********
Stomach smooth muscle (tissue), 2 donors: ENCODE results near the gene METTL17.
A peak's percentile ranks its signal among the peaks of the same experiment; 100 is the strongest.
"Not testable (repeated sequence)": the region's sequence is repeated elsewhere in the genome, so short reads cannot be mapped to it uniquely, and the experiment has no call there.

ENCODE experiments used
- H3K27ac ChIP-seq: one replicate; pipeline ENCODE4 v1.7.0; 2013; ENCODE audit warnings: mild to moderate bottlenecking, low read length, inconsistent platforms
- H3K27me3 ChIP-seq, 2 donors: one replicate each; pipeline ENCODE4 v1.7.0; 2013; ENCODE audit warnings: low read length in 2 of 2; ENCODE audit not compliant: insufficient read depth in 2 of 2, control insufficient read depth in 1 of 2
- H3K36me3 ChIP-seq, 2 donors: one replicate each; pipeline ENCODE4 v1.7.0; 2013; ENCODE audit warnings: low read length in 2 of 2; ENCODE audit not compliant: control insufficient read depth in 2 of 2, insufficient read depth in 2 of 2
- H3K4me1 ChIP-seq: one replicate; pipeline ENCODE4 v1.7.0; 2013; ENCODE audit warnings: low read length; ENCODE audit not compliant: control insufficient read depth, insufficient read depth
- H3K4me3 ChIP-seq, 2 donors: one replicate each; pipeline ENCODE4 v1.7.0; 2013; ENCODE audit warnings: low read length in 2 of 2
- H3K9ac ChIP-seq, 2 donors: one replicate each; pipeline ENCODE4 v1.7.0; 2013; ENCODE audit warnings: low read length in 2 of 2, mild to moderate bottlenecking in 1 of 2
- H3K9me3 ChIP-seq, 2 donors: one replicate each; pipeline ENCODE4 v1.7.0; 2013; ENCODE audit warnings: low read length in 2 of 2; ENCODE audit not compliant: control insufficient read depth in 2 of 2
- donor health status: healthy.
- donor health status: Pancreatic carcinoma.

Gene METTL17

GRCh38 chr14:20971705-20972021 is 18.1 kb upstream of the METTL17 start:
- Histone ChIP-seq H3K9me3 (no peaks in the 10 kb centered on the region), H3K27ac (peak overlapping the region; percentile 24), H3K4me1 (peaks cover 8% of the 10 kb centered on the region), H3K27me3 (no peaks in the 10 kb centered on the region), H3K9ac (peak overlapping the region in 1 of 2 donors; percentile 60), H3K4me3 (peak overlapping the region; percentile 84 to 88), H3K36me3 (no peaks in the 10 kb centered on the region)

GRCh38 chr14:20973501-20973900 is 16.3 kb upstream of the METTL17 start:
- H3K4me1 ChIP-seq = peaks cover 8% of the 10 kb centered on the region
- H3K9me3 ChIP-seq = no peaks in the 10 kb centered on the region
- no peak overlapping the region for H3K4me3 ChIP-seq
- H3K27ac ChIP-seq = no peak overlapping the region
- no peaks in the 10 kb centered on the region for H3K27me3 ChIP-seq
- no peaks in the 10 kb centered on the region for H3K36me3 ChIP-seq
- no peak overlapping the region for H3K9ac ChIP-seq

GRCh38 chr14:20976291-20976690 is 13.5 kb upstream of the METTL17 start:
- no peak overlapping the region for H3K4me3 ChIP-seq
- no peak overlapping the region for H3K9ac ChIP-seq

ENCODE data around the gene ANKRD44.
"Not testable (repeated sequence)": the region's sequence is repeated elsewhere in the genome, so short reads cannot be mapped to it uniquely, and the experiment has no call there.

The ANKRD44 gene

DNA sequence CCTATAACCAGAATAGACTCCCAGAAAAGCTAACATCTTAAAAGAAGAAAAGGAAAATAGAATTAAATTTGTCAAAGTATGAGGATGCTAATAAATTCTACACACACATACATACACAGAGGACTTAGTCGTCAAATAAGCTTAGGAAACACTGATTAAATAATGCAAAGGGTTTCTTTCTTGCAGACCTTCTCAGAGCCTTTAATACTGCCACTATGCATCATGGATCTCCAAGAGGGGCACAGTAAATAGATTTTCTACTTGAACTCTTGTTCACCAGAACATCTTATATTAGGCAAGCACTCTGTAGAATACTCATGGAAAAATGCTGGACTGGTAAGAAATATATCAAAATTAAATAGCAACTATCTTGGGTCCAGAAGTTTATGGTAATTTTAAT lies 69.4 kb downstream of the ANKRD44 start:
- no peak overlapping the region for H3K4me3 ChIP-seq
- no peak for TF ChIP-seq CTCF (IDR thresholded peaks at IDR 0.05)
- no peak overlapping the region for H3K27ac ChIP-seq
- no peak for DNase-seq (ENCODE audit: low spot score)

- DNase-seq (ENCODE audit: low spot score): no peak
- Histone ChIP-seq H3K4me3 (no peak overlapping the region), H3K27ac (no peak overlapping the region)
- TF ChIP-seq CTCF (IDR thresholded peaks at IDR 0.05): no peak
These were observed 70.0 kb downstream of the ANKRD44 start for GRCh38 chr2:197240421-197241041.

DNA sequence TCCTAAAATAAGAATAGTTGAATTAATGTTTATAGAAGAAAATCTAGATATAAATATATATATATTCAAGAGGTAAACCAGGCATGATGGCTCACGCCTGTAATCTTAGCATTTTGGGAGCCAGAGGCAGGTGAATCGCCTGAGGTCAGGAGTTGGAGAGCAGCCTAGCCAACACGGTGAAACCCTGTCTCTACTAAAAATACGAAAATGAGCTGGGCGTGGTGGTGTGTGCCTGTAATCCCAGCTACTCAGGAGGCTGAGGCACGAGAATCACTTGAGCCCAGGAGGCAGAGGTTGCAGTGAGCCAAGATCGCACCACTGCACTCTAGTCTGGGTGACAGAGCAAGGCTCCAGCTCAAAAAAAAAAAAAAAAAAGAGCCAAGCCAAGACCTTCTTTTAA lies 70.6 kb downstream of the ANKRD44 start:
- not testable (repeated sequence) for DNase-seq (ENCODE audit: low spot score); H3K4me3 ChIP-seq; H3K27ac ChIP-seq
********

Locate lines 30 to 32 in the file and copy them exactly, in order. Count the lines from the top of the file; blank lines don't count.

The ANKRD44 gene

DNA sequence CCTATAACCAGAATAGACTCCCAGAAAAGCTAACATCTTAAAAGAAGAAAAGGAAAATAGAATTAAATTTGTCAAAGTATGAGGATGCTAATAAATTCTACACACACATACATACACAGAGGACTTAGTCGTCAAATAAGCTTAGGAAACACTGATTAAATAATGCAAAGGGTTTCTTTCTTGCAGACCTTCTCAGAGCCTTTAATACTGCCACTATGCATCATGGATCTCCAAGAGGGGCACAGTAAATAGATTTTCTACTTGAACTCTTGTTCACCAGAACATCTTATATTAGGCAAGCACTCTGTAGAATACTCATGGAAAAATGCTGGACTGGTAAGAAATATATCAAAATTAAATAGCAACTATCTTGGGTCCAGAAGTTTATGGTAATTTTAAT lies 69.4 kb downstream of the ANKRD44 start:
- no peak overlapping the region for H3K4me3 ChIP-seq